Following a cyber attack that began on May 29th, the city council of Riviera Beach, Florida has agreed to pay hackers $600,000 in Bitcoin to get its computer system restored and back online.
All online services are currently down including email, 911 dispatches and direct deposits for employees’ paychecks. According to The Palm Beach Post, the city is operating as it did in the pre-internet age with paper and pencil, filing cabinets and hand-printed traffic citations.
Riviera Beach, 50 miles from Fort Lauderdale, faces an uphill battle as it struggles with a pernicious attack that will cost the city millions. The hackers have encrypted government records, leaving officials without access to critical information. The council has already agreed to spend $1 million to replace 310 desktop and 90 laptop computers, along with other hardware that was six years old.
An employee from the police department triggered the meltdown after opening an email attachment that contained malware – a well-executed attack that has been making the rounds around the world against local government offices with outdated computers and vulnerable security systems.
While the FBI, Homeland Security and U.S. Secret Service investigate the Florida attack, there is no guarantee the Bitcoin ransom will bear any results or that the hackers will do what they claim and restore access. In Baltimore, government officials faced a similar predicament but chose to refuse a Bitcoin ransom to unfreeze its hacked computer system. The deadline to pay the 13 BTC, worth roughly $100,000, was June 7th. Baltimore has now spent roughly $18 million to revive its operations, reports Bloomberg.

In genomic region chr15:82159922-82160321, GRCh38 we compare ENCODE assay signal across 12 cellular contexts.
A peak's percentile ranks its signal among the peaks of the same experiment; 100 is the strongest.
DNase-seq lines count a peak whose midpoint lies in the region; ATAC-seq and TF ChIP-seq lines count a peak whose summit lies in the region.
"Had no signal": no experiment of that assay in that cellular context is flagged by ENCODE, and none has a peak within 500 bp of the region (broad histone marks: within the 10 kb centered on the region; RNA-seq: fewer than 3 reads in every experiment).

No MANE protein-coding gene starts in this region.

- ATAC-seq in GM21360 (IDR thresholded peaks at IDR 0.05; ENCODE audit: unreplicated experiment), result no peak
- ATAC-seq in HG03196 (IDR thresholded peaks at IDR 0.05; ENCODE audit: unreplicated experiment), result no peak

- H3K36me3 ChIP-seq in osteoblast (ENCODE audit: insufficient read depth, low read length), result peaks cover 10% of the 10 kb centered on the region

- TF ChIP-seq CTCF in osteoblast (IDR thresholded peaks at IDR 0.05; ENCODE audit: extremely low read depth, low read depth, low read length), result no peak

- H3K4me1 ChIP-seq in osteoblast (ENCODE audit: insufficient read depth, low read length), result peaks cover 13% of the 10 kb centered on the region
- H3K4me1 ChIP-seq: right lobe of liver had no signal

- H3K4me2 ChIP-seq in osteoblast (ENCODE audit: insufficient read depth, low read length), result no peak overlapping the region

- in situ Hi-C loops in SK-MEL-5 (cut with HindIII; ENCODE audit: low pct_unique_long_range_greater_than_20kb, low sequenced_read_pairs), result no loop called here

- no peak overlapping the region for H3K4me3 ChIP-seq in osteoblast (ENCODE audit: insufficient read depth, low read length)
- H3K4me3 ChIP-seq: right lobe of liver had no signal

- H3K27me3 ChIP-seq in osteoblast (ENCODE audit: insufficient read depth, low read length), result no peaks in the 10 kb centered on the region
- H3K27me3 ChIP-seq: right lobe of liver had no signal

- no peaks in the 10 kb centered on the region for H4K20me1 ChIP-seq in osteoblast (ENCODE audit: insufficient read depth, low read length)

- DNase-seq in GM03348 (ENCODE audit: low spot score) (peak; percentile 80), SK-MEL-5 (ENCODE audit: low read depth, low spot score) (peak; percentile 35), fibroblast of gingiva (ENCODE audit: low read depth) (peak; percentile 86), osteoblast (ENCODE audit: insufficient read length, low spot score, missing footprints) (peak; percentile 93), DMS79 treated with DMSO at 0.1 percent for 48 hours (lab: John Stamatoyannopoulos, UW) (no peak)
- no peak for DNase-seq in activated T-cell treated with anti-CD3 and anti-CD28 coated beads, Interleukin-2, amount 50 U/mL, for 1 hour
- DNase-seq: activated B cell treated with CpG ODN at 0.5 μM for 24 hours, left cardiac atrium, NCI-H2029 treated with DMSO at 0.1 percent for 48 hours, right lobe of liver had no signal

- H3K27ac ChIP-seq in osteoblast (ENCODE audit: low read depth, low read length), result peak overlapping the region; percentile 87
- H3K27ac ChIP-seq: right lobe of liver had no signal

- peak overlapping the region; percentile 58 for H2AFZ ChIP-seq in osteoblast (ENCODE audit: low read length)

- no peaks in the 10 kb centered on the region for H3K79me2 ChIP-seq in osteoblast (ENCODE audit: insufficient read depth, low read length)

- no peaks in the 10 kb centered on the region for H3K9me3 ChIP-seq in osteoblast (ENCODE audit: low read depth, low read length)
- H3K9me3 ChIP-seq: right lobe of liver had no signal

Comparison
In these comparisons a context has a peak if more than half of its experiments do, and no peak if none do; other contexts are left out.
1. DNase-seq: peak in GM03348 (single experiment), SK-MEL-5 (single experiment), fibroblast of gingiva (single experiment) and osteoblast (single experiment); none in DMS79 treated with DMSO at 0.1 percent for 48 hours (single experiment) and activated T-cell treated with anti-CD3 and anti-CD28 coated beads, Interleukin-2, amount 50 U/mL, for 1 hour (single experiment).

Says Michael van Zwieten, director of technology services at the Florida League of Cities,
“All cities, whether large or small, are by nature very cost-conscious when it comes to budgeting for technology investments. The mid- to small-sized cities are especially strained when it comes to finding the necessary resources to keep their technology current. There are only a finite amount of dollars that can be divvied up within the city to fund the services its citizens are expecting.”
Larry Ponemon of the Ponemon Institute, a Michigan organization that researches technology issues, points to carelessness.
“We see a lot of organizations around the country just being cheap and not making smart choices.”
Riviera Beach, a city of 34,093 residents, expects the outage to last another two to three weeks.